‘He tells me, “You might think you have a lot of Somali friends, but they are not your real friends. Your true friends would save you from hellfire, which is where you will end up if you do not convert to Islam.”’

The voice affects concern, too, when he calls while she is driving her car in England. ‘He says, “You mustn’t answer your phone in the car or you’ll have an accident or be arrested.” ’

I ask why she imagines he tells her so accurately about her movements; why he also professes concern about her welfare.

‘It might be to show me how efficient Al Shabaab are. It might just be showing off,’ she speculates. ‘And perhaps he is trying to win me over, to be sympathetic to them. I don’t think the aim is to unsettle me, because I am useful to them. Although I give them very little airtime, there will be a short line if they take responsibility for a bombing.’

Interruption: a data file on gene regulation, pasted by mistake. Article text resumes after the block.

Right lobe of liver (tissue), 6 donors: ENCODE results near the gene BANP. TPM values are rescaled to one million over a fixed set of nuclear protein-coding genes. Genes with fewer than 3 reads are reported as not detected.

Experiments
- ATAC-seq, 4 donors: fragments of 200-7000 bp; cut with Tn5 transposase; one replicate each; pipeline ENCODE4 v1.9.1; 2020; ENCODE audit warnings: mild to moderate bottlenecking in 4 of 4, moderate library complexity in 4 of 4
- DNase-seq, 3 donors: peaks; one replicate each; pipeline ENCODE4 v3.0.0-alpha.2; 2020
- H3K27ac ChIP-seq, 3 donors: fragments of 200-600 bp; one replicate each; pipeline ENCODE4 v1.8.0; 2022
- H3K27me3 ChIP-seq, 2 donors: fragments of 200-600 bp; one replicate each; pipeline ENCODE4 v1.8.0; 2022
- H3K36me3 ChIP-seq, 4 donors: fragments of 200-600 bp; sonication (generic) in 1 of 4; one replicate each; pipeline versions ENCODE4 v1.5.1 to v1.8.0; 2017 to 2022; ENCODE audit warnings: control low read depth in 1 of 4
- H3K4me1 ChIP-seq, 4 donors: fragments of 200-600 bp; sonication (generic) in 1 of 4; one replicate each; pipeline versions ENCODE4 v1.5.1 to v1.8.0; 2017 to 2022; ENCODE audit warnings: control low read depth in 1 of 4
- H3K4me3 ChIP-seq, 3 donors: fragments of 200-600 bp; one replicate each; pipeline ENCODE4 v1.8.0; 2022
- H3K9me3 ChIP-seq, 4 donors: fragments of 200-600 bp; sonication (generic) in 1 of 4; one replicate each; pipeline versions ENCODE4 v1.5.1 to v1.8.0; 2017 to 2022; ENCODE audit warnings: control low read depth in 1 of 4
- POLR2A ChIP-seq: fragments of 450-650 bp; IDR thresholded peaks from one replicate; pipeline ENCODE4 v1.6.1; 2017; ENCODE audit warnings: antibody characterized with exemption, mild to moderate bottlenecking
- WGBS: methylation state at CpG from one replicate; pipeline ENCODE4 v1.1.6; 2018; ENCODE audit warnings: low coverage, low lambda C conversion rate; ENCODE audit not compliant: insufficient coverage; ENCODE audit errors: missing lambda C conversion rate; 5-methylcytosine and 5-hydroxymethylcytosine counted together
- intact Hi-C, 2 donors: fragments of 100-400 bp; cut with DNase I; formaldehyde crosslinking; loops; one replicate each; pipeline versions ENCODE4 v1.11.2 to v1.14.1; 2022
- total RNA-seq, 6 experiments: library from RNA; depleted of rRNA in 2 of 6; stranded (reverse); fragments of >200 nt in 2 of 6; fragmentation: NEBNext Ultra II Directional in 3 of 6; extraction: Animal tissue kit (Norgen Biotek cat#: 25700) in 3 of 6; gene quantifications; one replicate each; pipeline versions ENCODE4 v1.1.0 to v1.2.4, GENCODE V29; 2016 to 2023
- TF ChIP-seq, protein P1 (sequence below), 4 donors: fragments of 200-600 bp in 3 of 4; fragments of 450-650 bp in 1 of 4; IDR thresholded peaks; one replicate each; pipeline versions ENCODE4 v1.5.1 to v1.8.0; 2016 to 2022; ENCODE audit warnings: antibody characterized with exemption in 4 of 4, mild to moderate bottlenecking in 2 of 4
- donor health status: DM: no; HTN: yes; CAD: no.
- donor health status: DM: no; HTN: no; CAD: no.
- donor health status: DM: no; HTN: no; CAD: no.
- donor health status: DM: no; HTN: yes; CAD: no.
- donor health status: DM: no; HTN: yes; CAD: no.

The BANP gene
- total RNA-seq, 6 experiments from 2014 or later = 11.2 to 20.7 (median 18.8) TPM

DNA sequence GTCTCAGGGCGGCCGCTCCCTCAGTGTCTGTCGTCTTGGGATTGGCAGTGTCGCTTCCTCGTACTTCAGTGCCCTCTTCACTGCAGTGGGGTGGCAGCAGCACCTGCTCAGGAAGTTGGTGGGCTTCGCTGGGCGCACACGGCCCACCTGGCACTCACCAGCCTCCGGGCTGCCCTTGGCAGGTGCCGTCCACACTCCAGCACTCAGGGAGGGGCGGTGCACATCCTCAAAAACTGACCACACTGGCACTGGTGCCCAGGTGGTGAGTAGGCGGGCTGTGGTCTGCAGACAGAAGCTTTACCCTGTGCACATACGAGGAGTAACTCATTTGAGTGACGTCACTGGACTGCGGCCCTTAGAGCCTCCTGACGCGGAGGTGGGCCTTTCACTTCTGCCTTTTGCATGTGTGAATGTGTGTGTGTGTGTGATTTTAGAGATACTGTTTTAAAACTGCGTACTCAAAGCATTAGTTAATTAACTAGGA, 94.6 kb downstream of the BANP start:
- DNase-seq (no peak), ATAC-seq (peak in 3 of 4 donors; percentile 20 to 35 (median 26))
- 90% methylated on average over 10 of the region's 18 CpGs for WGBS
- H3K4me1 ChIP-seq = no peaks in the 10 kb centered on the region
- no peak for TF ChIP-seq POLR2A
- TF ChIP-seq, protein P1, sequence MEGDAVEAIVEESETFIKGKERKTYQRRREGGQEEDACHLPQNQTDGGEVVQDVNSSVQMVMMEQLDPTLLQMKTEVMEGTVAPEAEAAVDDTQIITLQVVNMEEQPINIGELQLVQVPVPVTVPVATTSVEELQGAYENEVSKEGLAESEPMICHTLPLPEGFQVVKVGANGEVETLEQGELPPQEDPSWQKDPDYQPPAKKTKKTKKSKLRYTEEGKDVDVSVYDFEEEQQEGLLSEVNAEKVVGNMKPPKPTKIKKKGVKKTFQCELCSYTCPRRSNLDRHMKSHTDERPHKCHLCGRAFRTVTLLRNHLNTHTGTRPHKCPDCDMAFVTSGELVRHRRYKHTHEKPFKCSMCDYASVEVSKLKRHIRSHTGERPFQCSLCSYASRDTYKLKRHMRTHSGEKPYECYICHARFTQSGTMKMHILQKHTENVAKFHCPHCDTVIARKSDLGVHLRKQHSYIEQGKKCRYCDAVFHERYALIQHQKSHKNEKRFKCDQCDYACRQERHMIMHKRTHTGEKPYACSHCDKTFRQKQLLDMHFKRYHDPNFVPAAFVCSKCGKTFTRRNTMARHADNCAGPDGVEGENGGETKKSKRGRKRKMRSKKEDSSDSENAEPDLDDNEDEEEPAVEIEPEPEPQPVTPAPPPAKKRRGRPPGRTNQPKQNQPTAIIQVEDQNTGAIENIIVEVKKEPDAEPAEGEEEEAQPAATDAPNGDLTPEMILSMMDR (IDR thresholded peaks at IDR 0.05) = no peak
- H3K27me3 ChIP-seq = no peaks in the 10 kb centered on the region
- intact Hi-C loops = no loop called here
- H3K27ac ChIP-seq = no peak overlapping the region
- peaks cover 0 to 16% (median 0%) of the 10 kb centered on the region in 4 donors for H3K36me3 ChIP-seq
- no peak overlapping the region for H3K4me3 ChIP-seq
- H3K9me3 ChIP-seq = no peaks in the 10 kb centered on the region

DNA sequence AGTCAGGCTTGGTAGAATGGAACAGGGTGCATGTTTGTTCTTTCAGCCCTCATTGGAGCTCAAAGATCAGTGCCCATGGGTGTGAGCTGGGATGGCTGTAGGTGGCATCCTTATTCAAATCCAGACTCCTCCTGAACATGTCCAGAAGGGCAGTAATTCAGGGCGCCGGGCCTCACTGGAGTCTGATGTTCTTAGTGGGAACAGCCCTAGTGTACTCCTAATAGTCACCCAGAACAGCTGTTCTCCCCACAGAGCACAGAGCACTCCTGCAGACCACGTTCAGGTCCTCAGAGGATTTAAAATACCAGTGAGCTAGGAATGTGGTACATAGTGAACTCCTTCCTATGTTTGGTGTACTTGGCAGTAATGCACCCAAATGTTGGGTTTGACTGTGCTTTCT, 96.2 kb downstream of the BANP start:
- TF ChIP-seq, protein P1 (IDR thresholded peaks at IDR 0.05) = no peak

Nonetheless, I say, as a lone and conspicuous Western woman, she must be terrified of being killed. But she says her contact insists she is not on their target list.

‘Although he says, “If you’re in the wrong place at the wrong time that’s just your bad luck.” And I got very angry about this because a good friend, a Somali journalist, was maimed in an attack, and I was told, “It was his fault. He went to a place where Government people eat.” They have this cold logic about people who get hurt or killed like this.’

Mary is talking to me as her book about Al Shabaab is published. It is an astonishing account of the movement and gives a vivid insight into the lives of the Somalis who exist in the shadow of its terror.

We meet at her mum Kay’s flat back in Britain — book-lined and busy with memorabilia from her African travels — and it is easy to see that Mary’s love of the continent is inherited.